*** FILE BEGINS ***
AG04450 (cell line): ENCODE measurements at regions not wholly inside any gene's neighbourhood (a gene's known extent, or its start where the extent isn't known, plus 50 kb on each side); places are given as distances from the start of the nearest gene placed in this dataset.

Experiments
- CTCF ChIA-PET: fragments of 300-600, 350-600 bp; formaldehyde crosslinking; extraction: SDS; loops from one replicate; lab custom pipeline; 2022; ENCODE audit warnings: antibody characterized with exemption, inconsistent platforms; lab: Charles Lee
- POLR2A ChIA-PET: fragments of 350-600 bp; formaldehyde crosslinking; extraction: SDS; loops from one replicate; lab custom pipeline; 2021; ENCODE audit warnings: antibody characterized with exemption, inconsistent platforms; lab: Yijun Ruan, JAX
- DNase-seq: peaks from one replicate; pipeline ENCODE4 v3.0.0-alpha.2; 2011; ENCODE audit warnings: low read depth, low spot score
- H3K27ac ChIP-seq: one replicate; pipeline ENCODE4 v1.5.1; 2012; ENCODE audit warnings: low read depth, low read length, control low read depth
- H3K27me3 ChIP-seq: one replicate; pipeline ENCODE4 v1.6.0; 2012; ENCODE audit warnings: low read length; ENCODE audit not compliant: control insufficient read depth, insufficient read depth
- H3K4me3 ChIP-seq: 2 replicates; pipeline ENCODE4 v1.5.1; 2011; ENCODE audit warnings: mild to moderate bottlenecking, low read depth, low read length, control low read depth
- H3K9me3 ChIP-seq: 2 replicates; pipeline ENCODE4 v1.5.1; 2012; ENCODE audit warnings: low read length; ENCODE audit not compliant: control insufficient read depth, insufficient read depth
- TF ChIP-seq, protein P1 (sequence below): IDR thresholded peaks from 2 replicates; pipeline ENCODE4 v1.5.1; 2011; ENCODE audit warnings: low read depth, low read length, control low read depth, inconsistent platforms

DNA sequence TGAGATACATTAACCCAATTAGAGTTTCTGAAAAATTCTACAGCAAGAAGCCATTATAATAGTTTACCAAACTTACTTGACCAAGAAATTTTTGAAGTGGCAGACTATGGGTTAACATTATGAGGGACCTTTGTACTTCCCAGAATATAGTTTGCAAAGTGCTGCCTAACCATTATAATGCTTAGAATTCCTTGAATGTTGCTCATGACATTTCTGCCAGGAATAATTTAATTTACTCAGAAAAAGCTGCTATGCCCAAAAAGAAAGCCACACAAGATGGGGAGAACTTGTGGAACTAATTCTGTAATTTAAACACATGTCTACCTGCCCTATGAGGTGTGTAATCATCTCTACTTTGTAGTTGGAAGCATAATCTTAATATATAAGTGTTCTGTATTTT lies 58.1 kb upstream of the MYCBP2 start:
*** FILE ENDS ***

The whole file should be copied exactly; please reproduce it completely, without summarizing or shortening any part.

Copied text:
AG04450 (cell line): ENCODE measurements at regions not wholly inside any gene's neighbourhood (a gene's known extent, or its start where the extent isn't known, plus 50 kb on each side); places are given as distances from the start of the nearest gene placed in this dataset.

Experiments
- CTCF ChIA-PET: fragments of 300-600, 350-600 bp; formaldehyde crosslinking; extraction: SDS; loops from one replicate; lab custom pipeline; 2022; ENCODE audit warnings: antibody characterized with exemption, inconsistent platforms; lab: Charles Lee
- POLR2A ChIA-PET: fragments of 350-600 bp; formaldehyde crosslinking; extraction: SDS; loops from one replicate; lab custom pipeline; 2021; ENCODE audit warnings: antibody characterized with exemption, inconsistent platforms; lab: Yijun Ruan, JAX
- DNase-seq: peaks from one replicate; pipeline ENCODE4 v3.0.0-alpha.2; 2011; ENCODE audit warnings: low read depth, low spot score
- H3K27ac ChIP-seq: one replicate; pipeline ENCODE4 v1.5.1; 2012; ENCODE audit warnings: low read depth, low read length, control low read depth
- H3K27me3 ChIP-seq: one replicate; pipeline ENCODE4 v1.6.0; 2012; ENCODE audit warnings: low read length; ENCODE audit not compliant: control insufficient read depth, insufficient read depth
- H3K4me3 ChIP-seq: 2 replicates; pipeline ENCODE4 v1.5.1; 2011; ENCODE audit warnings: mild to moderate bottlenecking, low read depth, low read length, control low read depth
- H3K9me3 ChIP-seq: 2 replicates; pipeline ENCODE4 v1.5.1; 2012; ENCODE audit warnings: low read length; ENCODE audit not compliant: control insufficient read depth, insufficient read depth
- TF ChIP-seq, protein P1 (sequence below): IDR thresholded peaks from 2 replicates; pipeline ENCODE4 v1.5.1; 2011; ENCODE audit warnings: low read depth, low read length, control low read depth, inconsistent platforms

DNA sequence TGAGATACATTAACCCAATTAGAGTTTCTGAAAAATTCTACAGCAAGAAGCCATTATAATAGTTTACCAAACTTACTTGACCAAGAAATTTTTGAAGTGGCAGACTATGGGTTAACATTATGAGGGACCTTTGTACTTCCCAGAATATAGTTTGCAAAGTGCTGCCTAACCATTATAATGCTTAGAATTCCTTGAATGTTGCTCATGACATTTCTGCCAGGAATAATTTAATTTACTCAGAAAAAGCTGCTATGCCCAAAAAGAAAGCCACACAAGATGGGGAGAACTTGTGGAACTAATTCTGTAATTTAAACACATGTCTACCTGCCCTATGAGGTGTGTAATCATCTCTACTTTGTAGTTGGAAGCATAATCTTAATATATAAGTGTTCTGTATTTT lies 58.1 kb upstream of the MYCBP2 start: